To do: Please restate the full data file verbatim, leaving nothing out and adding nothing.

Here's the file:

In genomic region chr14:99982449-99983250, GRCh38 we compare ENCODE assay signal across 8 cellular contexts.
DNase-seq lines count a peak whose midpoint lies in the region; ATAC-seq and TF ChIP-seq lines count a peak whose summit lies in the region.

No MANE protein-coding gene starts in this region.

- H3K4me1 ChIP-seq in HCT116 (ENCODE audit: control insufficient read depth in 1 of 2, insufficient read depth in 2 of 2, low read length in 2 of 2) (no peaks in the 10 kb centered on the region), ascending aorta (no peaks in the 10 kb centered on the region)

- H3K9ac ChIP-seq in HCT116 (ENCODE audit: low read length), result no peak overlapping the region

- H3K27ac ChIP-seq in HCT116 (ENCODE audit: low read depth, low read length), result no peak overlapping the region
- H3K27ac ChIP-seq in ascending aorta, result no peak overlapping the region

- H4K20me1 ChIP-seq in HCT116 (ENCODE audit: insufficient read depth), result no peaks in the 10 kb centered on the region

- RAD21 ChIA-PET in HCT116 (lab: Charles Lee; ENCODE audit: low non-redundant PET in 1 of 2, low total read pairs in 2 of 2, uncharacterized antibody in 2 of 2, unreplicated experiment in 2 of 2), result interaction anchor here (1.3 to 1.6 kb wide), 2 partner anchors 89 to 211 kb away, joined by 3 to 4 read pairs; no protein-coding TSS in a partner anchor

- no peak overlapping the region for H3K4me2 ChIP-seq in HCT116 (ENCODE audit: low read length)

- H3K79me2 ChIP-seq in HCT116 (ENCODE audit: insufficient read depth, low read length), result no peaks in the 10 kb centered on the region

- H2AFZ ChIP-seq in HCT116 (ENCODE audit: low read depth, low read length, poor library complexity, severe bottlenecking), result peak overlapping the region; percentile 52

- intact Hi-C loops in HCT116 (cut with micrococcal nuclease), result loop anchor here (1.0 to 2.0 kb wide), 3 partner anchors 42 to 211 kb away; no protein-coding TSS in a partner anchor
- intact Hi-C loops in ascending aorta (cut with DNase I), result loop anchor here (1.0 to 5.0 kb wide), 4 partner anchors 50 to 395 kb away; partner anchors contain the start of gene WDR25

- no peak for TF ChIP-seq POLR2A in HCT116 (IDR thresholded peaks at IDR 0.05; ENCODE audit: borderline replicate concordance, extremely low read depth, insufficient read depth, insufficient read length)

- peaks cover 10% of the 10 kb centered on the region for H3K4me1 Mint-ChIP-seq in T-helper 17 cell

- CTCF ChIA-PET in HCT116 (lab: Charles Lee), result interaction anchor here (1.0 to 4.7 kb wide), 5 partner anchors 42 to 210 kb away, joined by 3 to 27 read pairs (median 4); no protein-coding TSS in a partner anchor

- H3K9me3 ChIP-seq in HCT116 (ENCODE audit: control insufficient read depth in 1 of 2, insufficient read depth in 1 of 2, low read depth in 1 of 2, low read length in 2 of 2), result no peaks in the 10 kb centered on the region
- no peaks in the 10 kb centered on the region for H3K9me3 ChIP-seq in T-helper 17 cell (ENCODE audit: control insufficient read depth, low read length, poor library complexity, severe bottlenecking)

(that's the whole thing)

In genomic region chr14:99982449-99983250, GRCh38 we compare ENCODE assay signal across 8 cellular contexts.
DNase-seq lines count a peak whose midpoint lies in the region; ATAC-seq and TF ChIP-seq lines count a peak whose summit lies in the region.

No MANE protein-coding gene starts in this region.

- H3K4me1 ChIP-seq in HCT116 (ENCODE audit: control insufficient read depth in 1 of 2, insufficient read depth in 2 of 2, low read length in 2 of 2) (no peaks in the 10 kb centered on the region), ascending aorta (no peaks in the 10 kb centered on the region)

- H3K9ac ChIP-seq in HCT116 (ENCODE audit: low read length), result no peak overlapping the region

- H3K27ac ChIP-seq in HCT116 (ENCODE audit: low read depth, low read length), result no peak overlapping the region
- H3K27ac ChIP-seq in ascending aorta, result no peak overlapping the region

- H4K20me1 ChIP-seq in HCT116 (ENCODE audit: insufficient read depth), result no peaks in the 10 kb centered on the region

- RAD21 ChIA-PET in HCT116 (lab: Charles Lee; ENCODE audit: low non-redundant PET in 1 of 2, low total read pairs in 2 of 2, uncharacterized antibody in 2 of 2, unreplicated experiment in 2 of 2), result interaction anchor here (1.3 to 1.6 kb wide), 2 partner anchors 89 to 211 kb away, joined by 3 to 4 read pairs; no protein-coding TSS in a partner anchor

- no peak overlapping the region for H3K4me2 ChIP-seq in HCT116 (ENCODE audit: low read length)

- H3K79me2 ChIP-seq in HCT116 (ENCODE audit: insufficient read depth, low read length), result no peaks in the 10 kb centered on the region

- H2AFZ ChIP-seq in HCT116 (ENCODE audit: low read depth, low read length, poor library complexity, severe bottlenecking), result peak overlapping the region; percentile 52

- intact Hi-C loops in HCT116 (cut with micrococcal nuclease), result loop anchor here (1.0 to 2.0 kb wide), 3 partner anchors 42 to 211 kb away; no protein-coding TSS in a partner anchor
- intact Hi-C loops in ascending aorta (cut with DNase I), result loop anchor here (1.0 to 5.0 kb wide), 4 partner anchors 50 to 395 kb away; partner anchors contain the start of gene WDR25

- no peak for TF ChIP-seq POLR2A in HCT116 (IDR thresholded peaks at IDR 0.05; ENCODE audit: borderline replicate concordance, extremely low read depth, insufficient read depth, insufficient read length)

- peaks cover 10% of the 10 kb centered on the region for H3K4me1 Mint-ChIP-seq in T-helper 17 cell

- CTCF ChIA-PET in HCT116 (lab: Charles Lee), result interaction anchor here (1.0 to 4.7 kb wide), 5 partner anchors 42 to 210 kb away, joined by 3 to 27 read pairs (median 4); no protein-coding TSS in a partner anchor

- H3K9me3 ChIP-seq in HCT116 (ENCODE audit: control insufficient read depth in 1 of 2, insufficient read depth in 1 of 2, low read depth in 1 of 2, low read length in 2 of 2), result no peaks in the 10 kb centered on the region
- no peaks in the 10 kb centered on the region for H3K9me3 ChIP-seq in T-helper 17 cell (ENCODE audit: control insufficient read depth, low read length, poor library complexity, severe bottlenecking)